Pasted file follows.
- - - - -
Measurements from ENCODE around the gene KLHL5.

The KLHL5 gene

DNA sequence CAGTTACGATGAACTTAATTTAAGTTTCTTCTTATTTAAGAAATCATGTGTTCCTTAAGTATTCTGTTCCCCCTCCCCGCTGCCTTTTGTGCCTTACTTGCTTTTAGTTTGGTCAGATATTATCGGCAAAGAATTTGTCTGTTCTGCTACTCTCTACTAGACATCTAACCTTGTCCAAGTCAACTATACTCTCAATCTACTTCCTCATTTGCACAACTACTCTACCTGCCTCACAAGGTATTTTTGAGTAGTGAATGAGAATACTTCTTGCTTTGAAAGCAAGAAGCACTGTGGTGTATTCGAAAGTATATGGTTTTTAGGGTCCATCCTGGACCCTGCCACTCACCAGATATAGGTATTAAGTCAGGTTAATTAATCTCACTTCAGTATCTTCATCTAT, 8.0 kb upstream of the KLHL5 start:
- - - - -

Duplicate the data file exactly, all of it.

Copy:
Measurements from ENCODE around the gene KLHL5.

The KLHL5 gene

DNA sequence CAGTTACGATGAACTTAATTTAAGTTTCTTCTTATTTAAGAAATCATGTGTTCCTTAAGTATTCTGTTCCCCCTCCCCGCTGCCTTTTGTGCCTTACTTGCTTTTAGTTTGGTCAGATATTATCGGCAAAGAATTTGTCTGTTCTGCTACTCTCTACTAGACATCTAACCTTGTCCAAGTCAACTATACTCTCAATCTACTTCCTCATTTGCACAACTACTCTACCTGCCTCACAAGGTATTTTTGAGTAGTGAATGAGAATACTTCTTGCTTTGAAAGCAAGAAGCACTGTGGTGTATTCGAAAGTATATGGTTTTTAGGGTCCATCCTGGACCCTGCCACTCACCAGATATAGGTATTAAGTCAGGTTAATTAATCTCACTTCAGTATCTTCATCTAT, 8.0 kb upstream of the KLHL5 start: